Business, consumer spending surged in November

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(MoneyWatch) The U.S. economy is ending the year with a flurry of favorable numbers: Business and consumer spending, income and personal savings all went up in November.

Non-defense capital goods orders excluding aircraft, a closely watched proxy for investment plans, jumped 2.7 percent last month, gaining for the second month in a row, according to the Commerce Department. This was a huge improvement on the 0.3 percent rise expected by many economists. The October numbers also improved, revised from 2.9 percent to 3.2 percent.

In a separate paper Commerce reported that consumer spending rose in November by the most in three years. Inflation-adjusted consumer spending rose 0.6 percent, while after-tax income climbed 0.8 percent when adjusting for changes in prices. This last item is particularly encouraging because income has been stagnant throughout the recovery.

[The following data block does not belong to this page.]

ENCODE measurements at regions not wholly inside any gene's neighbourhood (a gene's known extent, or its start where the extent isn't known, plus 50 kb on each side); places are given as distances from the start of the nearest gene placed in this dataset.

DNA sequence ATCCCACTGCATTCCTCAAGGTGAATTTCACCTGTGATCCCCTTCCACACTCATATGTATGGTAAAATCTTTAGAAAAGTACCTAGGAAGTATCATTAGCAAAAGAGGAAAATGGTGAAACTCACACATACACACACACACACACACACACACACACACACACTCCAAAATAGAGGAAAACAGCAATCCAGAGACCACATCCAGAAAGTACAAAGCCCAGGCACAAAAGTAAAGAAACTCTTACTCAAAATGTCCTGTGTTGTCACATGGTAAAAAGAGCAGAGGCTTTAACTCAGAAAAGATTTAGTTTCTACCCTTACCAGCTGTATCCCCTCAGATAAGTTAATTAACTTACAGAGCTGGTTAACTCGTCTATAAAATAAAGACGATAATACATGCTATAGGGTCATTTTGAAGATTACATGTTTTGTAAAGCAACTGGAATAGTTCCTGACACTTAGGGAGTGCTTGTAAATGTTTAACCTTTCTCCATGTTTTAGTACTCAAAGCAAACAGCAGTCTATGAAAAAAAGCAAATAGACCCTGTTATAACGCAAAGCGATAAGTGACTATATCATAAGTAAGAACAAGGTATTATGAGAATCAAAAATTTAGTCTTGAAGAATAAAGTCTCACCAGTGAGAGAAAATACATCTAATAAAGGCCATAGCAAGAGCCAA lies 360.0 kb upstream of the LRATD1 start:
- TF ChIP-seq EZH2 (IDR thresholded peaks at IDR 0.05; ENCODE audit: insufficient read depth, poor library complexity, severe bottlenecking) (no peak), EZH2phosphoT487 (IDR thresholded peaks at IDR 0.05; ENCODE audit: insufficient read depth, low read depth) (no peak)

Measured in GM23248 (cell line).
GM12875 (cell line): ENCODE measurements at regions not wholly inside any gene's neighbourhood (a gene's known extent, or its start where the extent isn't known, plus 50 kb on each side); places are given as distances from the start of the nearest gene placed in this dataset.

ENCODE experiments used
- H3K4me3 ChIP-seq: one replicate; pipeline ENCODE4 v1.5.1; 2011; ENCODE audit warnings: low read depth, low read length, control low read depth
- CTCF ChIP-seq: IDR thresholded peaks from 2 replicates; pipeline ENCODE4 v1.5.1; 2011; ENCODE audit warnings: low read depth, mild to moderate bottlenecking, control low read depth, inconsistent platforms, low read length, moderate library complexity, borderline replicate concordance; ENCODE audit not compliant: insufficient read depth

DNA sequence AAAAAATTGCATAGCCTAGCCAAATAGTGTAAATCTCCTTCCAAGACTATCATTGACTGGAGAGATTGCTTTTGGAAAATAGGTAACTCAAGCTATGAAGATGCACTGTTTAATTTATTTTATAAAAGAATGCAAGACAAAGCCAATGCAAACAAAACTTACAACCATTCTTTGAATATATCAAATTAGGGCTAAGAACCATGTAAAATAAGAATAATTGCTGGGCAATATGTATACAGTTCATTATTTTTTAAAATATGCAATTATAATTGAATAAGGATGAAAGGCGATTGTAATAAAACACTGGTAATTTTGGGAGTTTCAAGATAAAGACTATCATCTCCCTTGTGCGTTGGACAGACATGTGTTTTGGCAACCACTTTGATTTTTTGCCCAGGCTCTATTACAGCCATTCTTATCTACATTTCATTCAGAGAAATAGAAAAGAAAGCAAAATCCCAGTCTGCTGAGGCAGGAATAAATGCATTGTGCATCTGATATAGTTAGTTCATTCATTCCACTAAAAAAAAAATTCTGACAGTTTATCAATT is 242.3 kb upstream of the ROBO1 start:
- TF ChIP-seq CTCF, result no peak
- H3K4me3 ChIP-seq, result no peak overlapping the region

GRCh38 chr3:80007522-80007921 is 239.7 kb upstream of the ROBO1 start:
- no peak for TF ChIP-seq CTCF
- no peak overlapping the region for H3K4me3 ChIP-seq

Wages and salaries rose $41 billion in November. Sandy had reduced wages at an annual rate of $18 billion in October. Spending had fallen 0.1 percent in October compared with September. It's clear that consumers are determined to live within their means during uncertain economic times. With income rising faster than spending, the saving rate rose to 3.6 percent of income in November. That was up from 3.4 percent in October.

These numbers follow yesterday's announcement that economic growth in the third quarter was up a very healthy 3.1 percent.

"Despite concerns about the fiscal cliff, businesses appear to have boosted spending at year-end," said Sal Guatieri, senior economist at BMO Capital Markets.

He said his forecast that the economy would grow at an annual rate of 1.5 percent in the October-December quarter might need to be revised higher.

Paul Ashworth, senior economist at Capital Economics, said that based on Friday's reports, he's revising up his estimate of growth for this quarter to an annual rate between 1.5 percent and 2 percent.

Despite all this it is clear that concerns about what the so-called "fiscal cliff" will or won't do to taxes and business in general is weighing heavily on consumers. Consumer sentiment dropped almost 10 points to 72.9 between the end of November and now, according to The Thomson-Reuters/University of Michigan consumer sentiment index released Friday. That is the lowest level since July

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